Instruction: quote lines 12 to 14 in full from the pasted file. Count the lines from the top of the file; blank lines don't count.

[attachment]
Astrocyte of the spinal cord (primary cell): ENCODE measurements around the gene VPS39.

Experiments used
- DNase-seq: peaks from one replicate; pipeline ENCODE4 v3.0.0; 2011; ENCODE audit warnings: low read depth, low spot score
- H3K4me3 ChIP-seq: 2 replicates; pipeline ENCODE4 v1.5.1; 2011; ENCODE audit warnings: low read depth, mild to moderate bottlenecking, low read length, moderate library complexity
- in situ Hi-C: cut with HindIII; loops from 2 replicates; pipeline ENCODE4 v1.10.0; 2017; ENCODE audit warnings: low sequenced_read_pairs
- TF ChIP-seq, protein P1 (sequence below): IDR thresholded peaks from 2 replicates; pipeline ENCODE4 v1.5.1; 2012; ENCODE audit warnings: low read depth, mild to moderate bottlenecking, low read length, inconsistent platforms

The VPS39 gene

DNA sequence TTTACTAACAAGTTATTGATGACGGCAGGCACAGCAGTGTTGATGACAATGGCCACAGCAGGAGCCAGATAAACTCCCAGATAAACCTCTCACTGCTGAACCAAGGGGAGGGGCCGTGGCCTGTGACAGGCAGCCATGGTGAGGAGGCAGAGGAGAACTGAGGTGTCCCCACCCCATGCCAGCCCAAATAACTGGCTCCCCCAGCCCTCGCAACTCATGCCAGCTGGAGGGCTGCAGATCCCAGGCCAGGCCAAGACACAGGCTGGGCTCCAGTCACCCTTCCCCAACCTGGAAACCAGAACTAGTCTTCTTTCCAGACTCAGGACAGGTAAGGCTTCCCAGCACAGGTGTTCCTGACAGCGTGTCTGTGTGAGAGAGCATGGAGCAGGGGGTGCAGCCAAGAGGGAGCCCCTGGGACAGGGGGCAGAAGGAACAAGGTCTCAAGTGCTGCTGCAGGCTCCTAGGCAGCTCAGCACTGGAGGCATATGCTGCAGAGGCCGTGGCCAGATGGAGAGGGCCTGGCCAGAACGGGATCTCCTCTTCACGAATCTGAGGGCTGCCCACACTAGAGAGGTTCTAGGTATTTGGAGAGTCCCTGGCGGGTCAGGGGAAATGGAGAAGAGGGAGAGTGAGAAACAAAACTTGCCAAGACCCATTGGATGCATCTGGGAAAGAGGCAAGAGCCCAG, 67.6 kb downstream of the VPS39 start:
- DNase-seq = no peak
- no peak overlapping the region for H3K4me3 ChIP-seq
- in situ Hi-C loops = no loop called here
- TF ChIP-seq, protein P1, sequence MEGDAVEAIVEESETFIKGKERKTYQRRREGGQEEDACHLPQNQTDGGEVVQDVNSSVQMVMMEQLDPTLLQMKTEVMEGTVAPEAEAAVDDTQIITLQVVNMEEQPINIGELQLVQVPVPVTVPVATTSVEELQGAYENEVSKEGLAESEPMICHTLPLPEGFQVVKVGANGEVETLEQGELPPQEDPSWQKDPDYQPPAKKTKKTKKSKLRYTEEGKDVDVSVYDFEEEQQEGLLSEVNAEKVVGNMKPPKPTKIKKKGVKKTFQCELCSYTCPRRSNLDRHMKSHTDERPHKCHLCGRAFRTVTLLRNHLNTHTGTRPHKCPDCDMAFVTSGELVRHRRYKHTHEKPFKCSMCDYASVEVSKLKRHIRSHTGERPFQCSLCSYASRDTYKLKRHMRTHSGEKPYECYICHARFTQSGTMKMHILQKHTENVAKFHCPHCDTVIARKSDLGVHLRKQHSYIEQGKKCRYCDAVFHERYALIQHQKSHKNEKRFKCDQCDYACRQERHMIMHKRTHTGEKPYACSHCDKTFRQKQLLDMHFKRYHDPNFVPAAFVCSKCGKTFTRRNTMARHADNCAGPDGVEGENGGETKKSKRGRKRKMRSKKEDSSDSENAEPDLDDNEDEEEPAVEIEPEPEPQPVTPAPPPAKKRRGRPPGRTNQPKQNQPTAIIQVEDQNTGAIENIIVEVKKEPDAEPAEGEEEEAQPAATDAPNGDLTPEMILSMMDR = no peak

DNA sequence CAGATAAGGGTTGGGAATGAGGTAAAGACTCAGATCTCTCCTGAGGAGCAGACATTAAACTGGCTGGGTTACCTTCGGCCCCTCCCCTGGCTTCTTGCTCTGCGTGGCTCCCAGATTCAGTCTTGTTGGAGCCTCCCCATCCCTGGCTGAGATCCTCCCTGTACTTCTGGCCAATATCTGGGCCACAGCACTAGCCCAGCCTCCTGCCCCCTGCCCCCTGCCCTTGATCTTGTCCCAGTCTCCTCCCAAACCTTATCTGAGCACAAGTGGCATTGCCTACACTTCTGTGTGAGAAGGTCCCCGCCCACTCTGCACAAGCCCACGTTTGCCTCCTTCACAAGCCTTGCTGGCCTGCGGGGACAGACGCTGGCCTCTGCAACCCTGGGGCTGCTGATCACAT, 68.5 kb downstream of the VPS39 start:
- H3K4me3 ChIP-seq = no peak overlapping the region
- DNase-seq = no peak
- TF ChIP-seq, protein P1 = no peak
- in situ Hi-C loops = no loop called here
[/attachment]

- TF ChIP-seq, protein P1, sequence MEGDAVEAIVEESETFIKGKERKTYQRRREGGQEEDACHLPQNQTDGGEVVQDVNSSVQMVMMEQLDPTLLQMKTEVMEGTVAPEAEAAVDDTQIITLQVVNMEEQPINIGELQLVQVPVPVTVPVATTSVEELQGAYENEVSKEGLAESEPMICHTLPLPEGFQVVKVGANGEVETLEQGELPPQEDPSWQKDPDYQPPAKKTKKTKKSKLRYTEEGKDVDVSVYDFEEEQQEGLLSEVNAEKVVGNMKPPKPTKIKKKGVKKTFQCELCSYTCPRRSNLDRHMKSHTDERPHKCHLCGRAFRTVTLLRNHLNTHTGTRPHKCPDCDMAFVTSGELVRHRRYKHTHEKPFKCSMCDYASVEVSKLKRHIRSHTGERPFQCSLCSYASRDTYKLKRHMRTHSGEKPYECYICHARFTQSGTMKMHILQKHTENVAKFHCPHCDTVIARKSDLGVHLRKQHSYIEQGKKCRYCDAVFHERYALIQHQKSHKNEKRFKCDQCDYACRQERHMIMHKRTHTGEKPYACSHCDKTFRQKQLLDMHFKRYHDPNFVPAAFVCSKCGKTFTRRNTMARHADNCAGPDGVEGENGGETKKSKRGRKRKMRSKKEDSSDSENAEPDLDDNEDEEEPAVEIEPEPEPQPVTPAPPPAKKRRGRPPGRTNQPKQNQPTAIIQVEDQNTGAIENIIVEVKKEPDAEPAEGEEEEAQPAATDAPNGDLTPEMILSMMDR = no peak

DNA sequence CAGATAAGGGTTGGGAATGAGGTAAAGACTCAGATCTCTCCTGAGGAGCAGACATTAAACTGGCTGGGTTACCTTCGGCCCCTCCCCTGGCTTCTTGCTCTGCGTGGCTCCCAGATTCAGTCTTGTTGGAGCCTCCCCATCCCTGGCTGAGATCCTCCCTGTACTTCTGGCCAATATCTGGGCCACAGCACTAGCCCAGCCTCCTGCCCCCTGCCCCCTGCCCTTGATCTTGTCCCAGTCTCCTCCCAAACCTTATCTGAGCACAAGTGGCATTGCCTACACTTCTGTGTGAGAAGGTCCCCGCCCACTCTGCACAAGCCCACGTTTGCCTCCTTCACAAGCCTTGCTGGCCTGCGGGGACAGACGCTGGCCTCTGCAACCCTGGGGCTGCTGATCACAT, 68.5 kb downstream of the VPS39 start:
- H3K4me3 ChIP-seq = no peak overlapping the region